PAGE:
Death (and More) on the High Speed Rail, Day 3

UPDATE 3: Added paike footage of the toddler’s rescue to the end of the post.

UPDATE 2: Added “Donations” section with translated comments from a Tianya post.

UPDATE 1: Added information about the driver, media coverage, and a video from Shanghaiist, as well as information about a new Weibo poll.

If you haven’t, please read the first two posts on this subject to catch up to today.

This video, posted to Youku, is purportedly the first video of the crash itself. It begins with scenes of the rain, but at the end shows a train moving and then some very bright sparks, or…something. You be the judge:

Caixin released a report on the causes of the accident (emphasis added):

9:15 p.m.: Caixin has published a technical piece on the China Train Control System (CTCS), the train operation technology used by both trains involved in the crash. The system, wholly-controlled by an automated computer system, transmits information and monitors speed, taking into account inclement weather conditions like wind, rain and snow.

The report includes videos and explanations from the technology’s designers, and concludes that the accident was entirely preventable had the system been in full force. According to the system’s designs, the traffic control center should have detected the D3115’s slowdown and subsequent halting, and then notified any trains coming up from behind.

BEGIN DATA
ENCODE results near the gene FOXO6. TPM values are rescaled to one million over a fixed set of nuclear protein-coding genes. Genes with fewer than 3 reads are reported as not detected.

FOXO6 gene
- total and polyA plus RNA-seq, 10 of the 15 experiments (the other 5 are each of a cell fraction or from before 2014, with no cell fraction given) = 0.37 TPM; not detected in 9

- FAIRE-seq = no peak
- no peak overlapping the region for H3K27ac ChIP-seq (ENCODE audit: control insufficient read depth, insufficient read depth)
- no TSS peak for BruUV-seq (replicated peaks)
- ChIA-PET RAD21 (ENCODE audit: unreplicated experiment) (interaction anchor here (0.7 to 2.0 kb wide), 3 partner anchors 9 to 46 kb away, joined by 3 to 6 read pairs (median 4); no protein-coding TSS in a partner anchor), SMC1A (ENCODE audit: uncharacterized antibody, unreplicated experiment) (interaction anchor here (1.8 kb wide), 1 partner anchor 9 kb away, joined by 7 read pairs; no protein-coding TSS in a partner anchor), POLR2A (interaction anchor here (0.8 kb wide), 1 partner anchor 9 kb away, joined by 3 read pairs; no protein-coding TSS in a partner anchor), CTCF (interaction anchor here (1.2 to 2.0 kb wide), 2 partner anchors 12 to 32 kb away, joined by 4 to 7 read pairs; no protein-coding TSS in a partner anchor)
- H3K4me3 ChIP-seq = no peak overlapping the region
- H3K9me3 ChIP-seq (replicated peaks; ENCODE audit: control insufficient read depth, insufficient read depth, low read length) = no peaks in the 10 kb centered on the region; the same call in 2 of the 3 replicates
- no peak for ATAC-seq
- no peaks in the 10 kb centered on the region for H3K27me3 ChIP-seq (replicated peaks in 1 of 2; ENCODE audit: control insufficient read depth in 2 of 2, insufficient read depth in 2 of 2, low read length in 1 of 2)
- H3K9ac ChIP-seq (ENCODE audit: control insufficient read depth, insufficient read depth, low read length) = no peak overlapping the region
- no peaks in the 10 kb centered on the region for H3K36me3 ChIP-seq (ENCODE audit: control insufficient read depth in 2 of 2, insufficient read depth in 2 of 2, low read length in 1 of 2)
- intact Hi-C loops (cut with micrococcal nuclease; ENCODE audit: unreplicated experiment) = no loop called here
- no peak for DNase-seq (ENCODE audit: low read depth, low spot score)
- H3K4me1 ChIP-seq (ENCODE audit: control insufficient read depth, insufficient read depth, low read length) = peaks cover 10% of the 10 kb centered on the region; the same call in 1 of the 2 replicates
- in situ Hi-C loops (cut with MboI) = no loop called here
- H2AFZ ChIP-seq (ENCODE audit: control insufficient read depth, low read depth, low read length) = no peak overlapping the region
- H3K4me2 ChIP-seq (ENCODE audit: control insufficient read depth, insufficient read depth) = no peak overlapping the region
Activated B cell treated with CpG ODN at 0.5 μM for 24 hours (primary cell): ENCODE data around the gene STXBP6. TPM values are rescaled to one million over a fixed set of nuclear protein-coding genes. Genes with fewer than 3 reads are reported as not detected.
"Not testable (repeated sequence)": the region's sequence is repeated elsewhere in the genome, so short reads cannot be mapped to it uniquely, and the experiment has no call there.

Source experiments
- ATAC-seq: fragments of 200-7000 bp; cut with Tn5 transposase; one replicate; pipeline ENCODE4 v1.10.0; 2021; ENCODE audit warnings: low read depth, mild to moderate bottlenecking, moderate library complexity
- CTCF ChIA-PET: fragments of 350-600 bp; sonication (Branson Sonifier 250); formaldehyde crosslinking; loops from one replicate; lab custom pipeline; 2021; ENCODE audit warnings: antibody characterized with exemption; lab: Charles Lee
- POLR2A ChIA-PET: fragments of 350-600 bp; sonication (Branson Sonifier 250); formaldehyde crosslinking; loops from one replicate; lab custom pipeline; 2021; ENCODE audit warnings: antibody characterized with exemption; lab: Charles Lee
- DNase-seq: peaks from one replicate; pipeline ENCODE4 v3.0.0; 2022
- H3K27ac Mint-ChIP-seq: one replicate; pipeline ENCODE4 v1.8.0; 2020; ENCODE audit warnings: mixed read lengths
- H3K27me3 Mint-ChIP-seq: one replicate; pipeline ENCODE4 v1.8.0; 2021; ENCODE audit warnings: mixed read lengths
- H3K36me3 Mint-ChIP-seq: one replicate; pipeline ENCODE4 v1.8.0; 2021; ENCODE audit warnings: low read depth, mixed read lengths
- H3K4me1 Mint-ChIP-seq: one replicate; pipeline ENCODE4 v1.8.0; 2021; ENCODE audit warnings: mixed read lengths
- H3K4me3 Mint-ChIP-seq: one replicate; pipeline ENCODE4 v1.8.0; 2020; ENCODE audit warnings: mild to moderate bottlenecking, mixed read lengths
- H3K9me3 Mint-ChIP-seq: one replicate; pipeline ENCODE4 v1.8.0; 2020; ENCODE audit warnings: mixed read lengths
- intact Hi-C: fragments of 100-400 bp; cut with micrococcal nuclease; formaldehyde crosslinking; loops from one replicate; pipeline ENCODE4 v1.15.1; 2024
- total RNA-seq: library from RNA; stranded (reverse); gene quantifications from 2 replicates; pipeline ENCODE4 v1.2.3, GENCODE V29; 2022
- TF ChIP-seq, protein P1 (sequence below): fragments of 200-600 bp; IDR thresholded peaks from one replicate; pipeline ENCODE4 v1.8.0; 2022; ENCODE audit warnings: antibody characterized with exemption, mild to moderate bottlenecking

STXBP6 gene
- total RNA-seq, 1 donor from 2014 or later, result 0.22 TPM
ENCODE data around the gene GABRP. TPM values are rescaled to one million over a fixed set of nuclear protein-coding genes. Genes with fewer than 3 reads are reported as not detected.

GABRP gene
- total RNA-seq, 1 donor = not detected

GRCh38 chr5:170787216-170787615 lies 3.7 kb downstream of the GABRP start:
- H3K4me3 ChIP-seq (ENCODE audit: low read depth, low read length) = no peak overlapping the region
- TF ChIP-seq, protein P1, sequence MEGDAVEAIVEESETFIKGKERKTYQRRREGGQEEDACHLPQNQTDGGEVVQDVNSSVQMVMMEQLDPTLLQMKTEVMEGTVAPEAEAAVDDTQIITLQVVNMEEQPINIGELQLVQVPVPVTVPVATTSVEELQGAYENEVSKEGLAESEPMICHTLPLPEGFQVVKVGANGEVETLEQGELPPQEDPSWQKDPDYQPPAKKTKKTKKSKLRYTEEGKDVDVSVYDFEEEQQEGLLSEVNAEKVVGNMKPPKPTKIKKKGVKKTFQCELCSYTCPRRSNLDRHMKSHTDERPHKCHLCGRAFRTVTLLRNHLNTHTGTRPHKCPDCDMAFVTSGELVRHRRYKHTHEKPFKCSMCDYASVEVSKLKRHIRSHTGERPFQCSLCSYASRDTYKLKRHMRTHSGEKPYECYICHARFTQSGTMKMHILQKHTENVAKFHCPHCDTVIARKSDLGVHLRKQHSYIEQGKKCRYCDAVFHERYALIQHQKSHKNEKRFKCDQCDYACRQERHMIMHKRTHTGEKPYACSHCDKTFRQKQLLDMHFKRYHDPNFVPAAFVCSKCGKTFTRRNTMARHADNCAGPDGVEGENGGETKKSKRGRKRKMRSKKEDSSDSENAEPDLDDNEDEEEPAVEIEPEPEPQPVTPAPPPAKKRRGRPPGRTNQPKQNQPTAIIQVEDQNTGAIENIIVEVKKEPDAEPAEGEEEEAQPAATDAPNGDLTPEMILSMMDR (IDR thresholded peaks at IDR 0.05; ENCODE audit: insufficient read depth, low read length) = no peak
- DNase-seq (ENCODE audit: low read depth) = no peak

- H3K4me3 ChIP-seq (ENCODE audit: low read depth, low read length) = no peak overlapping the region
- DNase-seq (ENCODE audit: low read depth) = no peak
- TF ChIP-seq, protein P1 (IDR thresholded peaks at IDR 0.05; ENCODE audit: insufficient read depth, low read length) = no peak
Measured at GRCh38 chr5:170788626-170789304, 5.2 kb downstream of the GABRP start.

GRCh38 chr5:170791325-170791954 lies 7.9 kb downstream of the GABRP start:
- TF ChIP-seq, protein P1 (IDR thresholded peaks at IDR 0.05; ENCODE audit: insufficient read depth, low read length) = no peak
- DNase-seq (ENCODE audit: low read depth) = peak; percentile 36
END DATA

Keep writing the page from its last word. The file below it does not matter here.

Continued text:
More details are available at that link.

The death toll continues to fluctuate, with some reports citing 39 dead, the netizen-crowdsourced list now listing 38 names, and Xinhua’s stories apparently edited to report 36 dead, down from 38 yesterday. But the Global Times puts the death toll at 40 today.

Also in edited news, with regards to the body-falling video on Youku mentioned yesterday, one commenter pointed out that the video has been edited. When originally posted, the video played smoothly, and there was clearly something falling from the train at around the 0:09 mark. Whether or not it was a body is debatable, but now the evidence of whatever it was appears to have been swept clean. Observe, the video now skips slightly at the 0:09 mark. The section where the falling object was visible has been deleted.

That video link was circulated widely on Youku, and was edited at some point yesterday afternoon. Compare it to this, a copy of the exact same video, circulated less widely and as yet unedited.